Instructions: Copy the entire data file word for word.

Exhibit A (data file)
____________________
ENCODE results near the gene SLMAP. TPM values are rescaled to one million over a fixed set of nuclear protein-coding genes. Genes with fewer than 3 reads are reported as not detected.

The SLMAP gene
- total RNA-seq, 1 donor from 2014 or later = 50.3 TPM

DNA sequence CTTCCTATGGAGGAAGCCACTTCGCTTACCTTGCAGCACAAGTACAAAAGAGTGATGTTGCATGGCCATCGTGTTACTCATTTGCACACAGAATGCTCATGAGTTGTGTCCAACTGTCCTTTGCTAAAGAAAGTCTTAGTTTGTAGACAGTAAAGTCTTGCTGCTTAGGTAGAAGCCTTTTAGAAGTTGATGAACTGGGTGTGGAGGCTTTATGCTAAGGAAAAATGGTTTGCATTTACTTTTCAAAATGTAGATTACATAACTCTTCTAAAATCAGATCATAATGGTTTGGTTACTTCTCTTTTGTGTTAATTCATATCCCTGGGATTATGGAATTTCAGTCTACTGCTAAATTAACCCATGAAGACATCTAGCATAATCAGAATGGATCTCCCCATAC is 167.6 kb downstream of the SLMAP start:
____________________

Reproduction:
ENCODE results near the gene SLMAP. TPM values are rescaled to one million over a fixed set of nuclear protein-coding genes. Genes with fewer than 3 reads are reported as not detected.

The SLMAP gene
- total RNA-seq, 1 donor from 2014 or later = 50.3 TPM

DNA sequence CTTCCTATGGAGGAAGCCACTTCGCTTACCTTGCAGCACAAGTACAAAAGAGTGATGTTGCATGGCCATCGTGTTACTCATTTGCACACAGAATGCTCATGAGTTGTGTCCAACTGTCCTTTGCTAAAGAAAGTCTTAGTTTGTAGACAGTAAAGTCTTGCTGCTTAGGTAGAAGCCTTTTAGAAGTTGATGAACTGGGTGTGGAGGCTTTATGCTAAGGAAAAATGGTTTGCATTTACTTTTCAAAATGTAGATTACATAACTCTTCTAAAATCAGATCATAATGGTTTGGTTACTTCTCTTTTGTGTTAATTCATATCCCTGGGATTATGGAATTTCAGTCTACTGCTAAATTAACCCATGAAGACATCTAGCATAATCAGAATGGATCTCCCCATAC is 167.6 kb downstream of the SLMAP start: